(And I couldn’t bring my dog).
Libby (our dog)
I watched a friend of ours (Helen) transition from living on her own, to moving into two different care facilities as her health declined…She pulled it off with amazing grace. I’m not so sure I want to wind up like that.
(Not so sure I have too much say in some of those details either.)
Radio DJ Friday morning was talking about her grandmother. Grandmother lived through the depression of 1929-1939. She said her grandmother had a remarkable cheerful disposition, in spite of all she went through. She asked her grandmother how she did it?
Grandmother told her… “It is a choice.”
Would love to hear any thoughts any of you have on this issue of aging, transitioning from one season of our lives to the next.
I am taking notes 🙂 DM
About the title…
Much to be thankful for.
Where do I start?
I took the lid off the hive yesterday to finish insulating the top and return two frames of honey I’d thought about keeping for myself until I remembered they were in the hive when I treated for mites back in September. The temperature yesterday was in the mid 20’s so I assumed the bees would be huddled down in the bowels of the hive trying to stay warm.
Hundreds of robust looking honeybees milling around the top frames on the hive. I find it fascinating and exhilarating to be able to approach a bee colony with tens of thousands of bees and work with them. I freely admit being a “new bee” when it comes to raising bees. The learning curve is crazy steep. I still feel like I really don’t have a clue. Fortunately for me, there are two new local bee keepers who have been willing to share with me their experiences, and the Internet.
I have been on this current project for 3 months. Should finish up tomorrow unless the home owner wants our help on insulating or trimming. Other than some help issues and a very rainy fall, it has been a treat to work on this project. 90% of the time it doesn’t feel like “work.” I love what I do and I don’t take that for granted. We took a 1120 square foot ranch, and turned it into a 2000 plus square foot home. Added a 3 stall garage, and new 4 seasons room.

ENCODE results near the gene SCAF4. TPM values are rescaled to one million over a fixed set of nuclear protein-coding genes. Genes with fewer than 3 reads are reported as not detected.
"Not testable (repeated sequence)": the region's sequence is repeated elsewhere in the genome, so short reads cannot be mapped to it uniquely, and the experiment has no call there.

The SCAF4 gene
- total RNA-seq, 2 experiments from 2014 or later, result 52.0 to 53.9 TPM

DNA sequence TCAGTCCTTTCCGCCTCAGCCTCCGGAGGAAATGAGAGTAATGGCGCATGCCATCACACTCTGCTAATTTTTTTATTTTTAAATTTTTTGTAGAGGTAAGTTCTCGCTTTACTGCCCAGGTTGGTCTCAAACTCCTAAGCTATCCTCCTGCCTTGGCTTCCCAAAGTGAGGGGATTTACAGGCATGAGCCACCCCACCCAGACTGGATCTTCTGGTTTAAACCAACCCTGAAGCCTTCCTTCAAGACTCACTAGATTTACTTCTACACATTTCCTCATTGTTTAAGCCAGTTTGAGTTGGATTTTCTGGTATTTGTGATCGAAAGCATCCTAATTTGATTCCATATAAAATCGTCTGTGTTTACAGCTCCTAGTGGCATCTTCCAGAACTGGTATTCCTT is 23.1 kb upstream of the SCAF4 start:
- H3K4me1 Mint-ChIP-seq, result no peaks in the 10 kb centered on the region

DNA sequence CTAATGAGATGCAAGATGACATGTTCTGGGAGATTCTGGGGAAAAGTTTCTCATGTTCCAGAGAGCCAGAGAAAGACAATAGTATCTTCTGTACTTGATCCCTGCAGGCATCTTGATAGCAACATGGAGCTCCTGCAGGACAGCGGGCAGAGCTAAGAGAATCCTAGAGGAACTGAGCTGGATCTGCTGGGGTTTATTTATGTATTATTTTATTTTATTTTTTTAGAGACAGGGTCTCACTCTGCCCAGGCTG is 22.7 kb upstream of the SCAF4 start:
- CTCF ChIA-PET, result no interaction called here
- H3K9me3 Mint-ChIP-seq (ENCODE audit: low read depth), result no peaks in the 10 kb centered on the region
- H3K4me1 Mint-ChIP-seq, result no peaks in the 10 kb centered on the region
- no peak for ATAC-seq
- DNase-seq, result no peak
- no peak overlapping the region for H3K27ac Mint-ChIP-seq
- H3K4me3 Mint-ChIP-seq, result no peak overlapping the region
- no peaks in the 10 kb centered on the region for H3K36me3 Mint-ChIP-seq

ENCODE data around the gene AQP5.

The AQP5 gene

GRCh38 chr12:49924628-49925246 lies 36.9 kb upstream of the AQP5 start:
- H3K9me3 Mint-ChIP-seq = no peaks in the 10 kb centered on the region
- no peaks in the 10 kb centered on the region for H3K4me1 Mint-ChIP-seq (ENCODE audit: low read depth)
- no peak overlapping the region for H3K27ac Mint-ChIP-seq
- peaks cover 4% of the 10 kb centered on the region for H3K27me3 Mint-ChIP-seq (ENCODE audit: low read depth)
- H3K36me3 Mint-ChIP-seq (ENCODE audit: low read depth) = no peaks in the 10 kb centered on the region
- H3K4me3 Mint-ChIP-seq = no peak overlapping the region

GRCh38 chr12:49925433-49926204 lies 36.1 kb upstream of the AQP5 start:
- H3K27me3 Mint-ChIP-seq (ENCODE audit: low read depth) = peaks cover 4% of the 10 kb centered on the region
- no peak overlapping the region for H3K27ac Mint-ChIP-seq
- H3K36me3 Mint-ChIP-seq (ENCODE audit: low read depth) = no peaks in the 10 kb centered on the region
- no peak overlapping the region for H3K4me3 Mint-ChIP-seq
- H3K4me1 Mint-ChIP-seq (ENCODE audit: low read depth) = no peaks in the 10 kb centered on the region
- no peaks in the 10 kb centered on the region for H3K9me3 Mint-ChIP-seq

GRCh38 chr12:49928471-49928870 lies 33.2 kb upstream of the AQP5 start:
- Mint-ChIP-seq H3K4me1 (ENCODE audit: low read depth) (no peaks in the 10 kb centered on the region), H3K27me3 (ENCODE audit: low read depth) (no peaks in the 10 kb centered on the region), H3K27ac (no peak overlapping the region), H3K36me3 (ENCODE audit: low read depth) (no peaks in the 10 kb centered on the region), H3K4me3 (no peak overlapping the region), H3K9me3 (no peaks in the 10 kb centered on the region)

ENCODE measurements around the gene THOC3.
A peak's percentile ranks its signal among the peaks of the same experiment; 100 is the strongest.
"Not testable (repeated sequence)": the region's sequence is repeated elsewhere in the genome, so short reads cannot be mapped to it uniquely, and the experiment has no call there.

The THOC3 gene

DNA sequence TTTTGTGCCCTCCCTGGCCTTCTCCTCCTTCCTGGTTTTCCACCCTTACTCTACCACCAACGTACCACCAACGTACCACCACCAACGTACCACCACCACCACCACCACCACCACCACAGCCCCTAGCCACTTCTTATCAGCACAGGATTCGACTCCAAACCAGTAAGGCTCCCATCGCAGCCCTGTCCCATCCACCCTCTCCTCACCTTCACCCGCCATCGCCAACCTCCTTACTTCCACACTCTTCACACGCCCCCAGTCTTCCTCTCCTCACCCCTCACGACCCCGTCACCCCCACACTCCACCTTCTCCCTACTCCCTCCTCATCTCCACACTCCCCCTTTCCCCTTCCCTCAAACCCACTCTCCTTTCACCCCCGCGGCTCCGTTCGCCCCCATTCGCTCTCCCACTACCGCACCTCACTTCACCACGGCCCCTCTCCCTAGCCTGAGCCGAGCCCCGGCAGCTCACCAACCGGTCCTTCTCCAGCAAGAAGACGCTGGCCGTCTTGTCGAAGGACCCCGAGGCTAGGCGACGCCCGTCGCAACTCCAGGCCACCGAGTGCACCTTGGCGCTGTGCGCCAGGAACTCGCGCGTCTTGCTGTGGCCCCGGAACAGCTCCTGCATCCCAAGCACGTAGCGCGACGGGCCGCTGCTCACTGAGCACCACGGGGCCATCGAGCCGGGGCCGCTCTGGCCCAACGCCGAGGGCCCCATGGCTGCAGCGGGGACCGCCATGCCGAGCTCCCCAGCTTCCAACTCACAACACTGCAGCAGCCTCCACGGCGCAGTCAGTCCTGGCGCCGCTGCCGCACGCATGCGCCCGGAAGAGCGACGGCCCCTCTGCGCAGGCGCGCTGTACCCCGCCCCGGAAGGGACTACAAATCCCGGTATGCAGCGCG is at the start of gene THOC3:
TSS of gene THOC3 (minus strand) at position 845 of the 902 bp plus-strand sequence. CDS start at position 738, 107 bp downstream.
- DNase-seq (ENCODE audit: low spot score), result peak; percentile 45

Want to say something about work and attitude.
We stopped by my aunt’s this past Saturday for lunch. She mentioned in passing her son (my cousin) is planning on retiring after the first of the year. He is 4 years younger than I. He’s worked in a factory setting for 30 + years. Great union benefits. I heard that and found myself battling feelings of failure. That is not the first time this has happened. Rather than just be stuck in those negative, energy sucking thoughts, I decided to tell some friends that we get together with on a regular basis about it. Just as I’d suspected. Every last one of them (5) confessed to battling similar thoughts at one time or another.
“So what do I do about it?” I asked????
Be thankful. (And they proceeded to list off a plethora of things in my life I do have to be thankful for.) Just admitting those feelings of comparison and inferiority out loud to another human being, (and in this case to 5 people) then being thankful for a host of things removed the sting.
It really did.
Here are a few before and after pics of my current project…
Back of house:
In 2014 I wrote a series of posts on the financial stress I was feeling.
I sometimes think it word pictures in case you haven’t noticed. 🙂
The word picture I had at the time in my mind was this….
I felt like I was flying a loaded 747 and we 15 to 20 feet off the surface of the ocean. Yes I was still in the air, but the waves were licking @ the wings, the weight of financial stress was nonstop and I was getting tired. Credit card debt, car loan, medical bills..etc.
Here’s a portion of the chart I put on the wall in front of my desk:
The chart showed where we were currently,as well as where I wanted to head.
Flash forward to today.
Our financial situation has changed. Same job, same basic income….
Credit card is paid off. Car loan is paid off. Medical bills are currently all paid off and there is a surplus in the medical checkbook. (Although that could change in a heartbeat).
Today there are two different word pictures in my head.
First, the one with the airplane… We have created distance between those waves and our plane. Today we are at 10,000 feet and climbing.
The second word picture in my head is that of a beehive.
Imagine that 🙂
I feel like a bee going into winter with multiple frames of honey stored up.
Well, I guess I need to wrap it up. If you’re reading this post, I would love to hear from you as well. If nothing else, tell me three things you have to be thankful for.